Our scout troop regularly takes weekend-long (Friday night to Sunday morning) backpacking trips in the Catskills and in the Adirondacks. Black bears are in both areas. BSA prohibits carrying firearms on scout trips. I always have my Kahr PM9 and my Ruger LCP with me. Kahr in pack, Ruger in pocket. Council president knows, parents know, some scouts know; NO problems. Better safe than sorry.
  19. TBO

    TBO Why so serious? CLM

    In the MN woods, there's really no animal that is going to come after you with malice (predation).
    My actual harm worries would be a cow moose with young calf, mother bear with cub.
    Hopefully I'll not stumble between the two(which should only be accidental, as you'd have to be a fool to intentionally put yourself in that situation).
    Other then that a sick/rabid animal.

    There's the outside chance of being attacked by a black bear, but lightning strikes claim more.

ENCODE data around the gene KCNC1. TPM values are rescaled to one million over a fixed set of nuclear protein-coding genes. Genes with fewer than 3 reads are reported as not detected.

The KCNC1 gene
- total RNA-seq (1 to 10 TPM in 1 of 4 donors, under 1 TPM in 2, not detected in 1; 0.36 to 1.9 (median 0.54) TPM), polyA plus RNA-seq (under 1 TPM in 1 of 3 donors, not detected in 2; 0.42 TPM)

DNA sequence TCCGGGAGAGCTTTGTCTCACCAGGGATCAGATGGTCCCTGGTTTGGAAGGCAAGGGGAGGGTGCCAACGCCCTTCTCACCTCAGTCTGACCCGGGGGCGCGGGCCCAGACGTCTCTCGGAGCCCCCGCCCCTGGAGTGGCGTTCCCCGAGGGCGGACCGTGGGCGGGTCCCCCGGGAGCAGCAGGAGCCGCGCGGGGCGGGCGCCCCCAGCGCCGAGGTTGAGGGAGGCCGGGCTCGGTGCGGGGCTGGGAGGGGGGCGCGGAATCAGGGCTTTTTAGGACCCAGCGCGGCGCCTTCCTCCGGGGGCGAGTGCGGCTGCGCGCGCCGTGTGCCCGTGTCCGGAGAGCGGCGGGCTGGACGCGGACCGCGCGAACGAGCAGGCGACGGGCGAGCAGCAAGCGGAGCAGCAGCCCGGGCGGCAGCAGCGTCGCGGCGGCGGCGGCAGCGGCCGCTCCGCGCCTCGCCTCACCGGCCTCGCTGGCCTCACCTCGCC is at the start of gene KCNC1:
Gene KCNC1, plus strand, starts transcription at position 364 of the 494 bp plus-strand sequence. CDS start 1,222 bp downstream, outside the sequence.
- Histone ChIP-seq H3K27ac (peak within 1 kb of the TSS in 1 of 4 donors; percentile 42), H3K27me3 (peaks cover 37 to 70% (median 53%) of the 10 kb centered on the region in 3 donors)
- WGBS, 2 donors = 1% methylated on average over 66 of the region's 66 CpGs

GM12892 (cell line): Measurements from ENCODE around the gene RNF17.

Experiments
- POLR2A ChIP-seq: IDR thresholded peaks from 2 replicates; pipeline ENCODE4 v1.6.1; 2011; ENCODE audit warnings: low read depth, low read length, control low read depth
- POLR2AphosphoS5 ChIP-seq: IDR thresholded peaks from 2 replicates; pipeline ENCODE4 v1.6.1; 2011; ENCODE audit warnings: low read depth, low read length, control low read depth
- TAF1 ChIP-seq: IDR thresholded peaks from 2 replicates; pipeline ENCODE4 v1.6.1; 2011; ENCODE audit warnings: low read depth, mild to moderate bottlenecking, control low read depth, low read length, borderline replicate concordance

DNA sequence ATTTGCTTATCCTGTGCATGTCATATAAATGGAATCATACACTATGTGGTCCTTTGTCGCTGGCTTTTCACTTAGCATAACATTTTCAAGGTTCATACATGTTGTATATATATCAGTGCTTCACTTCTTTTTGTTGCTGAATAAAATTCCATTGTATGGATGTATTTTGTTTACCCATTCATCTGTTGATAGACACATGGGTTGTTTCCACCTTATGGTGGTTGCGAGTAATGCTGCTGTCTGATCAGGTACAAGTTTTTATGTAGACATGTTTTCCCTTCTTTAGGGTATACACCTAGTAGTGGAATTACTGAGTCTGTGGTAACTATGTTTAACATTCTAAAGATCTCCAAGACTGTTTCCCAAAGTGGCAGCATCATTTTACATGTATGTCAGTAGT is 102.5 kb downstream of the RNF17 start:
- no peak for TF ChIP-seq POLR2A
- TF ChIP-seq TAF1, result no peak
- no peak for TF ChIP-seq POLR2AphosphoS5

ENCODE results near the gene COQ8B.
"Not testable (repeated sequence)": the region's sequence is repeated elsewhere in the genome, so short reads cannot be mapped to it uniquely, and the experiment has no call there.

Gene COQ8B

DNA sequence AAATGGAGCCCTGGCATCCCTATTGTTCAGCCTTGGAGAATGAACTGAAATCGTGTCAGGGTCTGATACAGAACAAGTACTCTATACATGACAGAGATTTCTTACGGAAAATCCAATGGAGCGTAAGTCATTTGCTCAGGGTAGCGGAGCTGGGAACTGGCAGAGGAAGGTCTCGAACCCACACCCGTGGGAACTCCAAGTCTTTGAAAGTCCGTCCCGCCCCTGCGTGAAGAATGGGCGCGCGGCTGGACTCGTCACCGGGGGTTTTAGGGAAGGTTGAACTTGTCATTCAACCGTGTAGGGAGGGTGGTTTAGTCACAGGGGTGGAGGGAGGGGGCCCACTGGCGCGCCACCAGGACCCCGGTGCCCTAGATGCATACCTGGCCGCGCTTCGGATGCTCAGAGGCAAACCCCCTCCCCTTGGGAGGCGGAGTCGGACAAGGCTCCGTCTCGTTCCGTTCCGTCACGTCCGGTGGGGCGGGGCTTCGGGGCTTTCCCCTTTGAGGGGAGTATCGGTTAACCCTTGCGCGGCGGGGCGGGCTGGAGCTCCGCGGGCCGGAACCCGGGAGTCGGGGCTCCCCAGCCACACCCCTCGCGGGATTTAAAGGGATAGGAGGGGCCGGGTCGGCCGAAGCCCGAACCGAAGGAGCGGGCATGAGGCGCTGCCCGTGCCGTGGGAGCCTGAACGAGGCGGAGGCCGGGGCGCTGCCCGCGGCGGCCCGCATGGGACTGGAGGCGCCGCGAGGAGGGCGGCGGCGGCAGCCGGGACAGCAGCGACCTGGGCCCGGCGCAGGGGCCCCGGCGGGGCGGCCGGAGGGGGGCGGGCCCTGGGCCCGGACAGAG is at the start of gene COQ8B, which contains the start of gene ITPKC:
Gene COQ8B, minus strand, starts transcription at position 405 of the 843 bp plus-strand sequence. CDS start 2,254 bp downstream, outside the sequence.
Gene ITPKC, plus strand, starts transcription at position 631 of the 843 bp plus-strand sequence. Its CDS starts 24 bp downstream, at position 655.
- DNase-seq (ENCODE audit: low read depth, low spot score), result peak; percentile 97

My .44 Mountain Gun gets more carry in the deep woods for factors other than a "bear attack".
    If I need to take game to survive a .22 lr would be very handy, as red squirrel is the easiest to come by meat source, but the .44 can take large game AND is superior for signalling (at the expense of number of rounds of ammo).
    Choose what works for you. Any gun is better than no gun.
    I use to have a T/C Contender .44 Mag with internal choke that I loved. You could load your own .44 mag "hotshot" cartridges (long plastic shot capsule) and it out performed the .45 LC/.410 shotgun barrel (the .44 mag was "hotter"), but they quit making the hotshot capsules and you can only get the short ones now, so the 45/410 now is your only choice.
    I've carried my Ruger .22lr pistol many times, but again, for the vast majority of my travels, Kahr MK9 for light/reg hikes, .44 Mountain Gun for back country.